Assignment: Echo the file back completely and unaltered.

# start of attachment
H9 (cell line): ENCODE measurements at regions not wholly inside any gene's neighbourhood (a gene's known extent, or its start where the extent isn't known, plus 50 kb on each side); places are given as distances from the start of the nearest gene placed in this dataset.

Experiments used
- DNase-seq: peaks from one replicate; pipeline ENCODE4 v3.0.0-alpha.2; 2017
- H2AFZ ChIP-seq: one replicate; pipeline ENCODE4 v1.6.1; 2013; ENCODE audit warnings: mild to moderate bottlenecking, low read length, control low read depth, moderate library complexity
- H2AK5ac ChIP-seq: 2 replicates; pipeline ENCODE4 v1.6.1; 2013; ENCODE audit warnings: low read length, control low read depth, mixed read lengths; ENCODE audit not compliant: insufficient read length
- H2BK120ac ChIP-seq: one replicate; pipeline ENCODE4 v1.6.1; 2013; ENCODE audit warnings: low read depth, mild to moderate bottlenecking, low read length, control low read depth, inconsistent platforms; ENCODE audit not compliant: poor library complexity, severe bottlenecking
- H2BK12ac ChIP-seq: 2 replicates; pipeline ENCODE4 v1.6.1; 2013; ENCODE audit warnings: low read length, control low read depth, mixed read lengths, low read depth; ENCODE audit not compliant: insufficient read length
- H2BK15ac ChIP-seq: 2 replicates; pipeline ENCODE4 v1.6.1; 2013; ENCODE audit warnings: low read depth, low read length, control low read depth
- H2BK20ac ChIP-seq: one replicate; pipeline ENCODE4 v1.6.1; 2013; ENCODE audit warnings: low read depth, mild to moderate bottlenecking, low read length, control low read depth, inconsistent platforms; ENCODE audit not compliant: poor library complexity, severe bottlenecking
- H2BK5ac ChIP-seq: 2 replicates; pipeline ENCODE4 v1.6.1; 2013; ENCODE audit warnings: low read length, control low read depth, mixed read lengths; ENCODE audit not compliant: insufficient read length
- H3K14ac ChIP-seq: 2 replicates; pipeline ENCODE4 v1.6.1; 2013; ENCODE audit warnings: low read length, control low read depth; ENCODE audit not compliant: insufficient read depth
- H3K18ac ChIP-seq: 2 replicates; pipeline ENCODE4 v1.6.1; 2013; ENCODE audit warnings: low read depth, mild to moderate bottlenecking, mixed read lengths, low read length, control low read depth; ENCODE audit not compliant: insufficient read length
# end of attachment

H9 (cell line): ENCODE measurements at regions not wholly inside any gene's neighbourhood (a gene's known extent, or its start where the extent isn't known, plus 50 kb on each side); places are given as distances from the start of the nearest gene placed in this dataset.

Experiments used
- DNase-seq: peaks from one replicate; pipeline ENCODE4 v3.0.0-alpha.2; 2017
- H2AFZ ChIP-seq: one replicate; pipeline ENCODE4 v1.6.1; 2013; ENCODE audit warnings: mild to moderate bottlenecking, low read length, control low read depth, moderate library complexity
- H2AK5ac ChIP-seq: 2 replicates; pipeline ENCODE4 v1.6.1; 2013; ENCODE audit warnings: low read length, control low read depth, mixed read lengths; ENCODE audit not compliant: insufficient read length
- H2BK120ac ChIP-seq: one replicate; pipeline ENCODE4 v1.6.1; 2013; ENCODE audit warnings: low read depth, mild to moderate bottlenecking, low read length, control low read depth, inconsistent platforms; ENCODE audit not compliant: poor library complexity, severe bottlenecking
- H2BK12ac ChIP-seq: 2 replicates; pipeline ENCODE4 v1.6.1; 2013; ENCODE audit warnings: low read length, control low read depth, mixed read lengths, low read depth; ENCODE audit not compliant: insufficient read length
- H2BK15ac ChIP-seq: 2 replicates; pipeline ENCODE4 v1.6.1; 2013; ENCODE audit warnings: low read depth, low read length, control low read depth
- H2BK20ac ChIP-seq: one replicate; pipeline ENCODE4 v1.6.1; 2013; ENCODE audit warnings: low read depth, mild to moderate bottlenecking, low read length, control low read depth, inconsistent platforms; ENCODE audit not compliant: poor library complexity, severe bottlenecking
- H2BK5ac ChIP-seq: 2 replicates; pipeline ENCODE4 v1.6.1; 2013; ENCODE audit warnings: low read length, control low read depth, mixed read lengths; ENCODE audit not compliant: insufficient read length
- H3K14ac ChIP-seq: 2 replicates; pipeline ENCODE4 v1.6.1; 2013; ENCODE audit warnings: low read length, control low read depth; ENCODE audit not compliant: insufficient read depth
- H3K18ac ChIP-seq: 2 replicates; pipeline ENCODE4 v1.6.1; 2013; ENCODE audit warnings: low read depth, mild to moderate bottlenecking, mixed read lengths, low read length, control low read depth; ENCODE audit not compliant: insufficient read length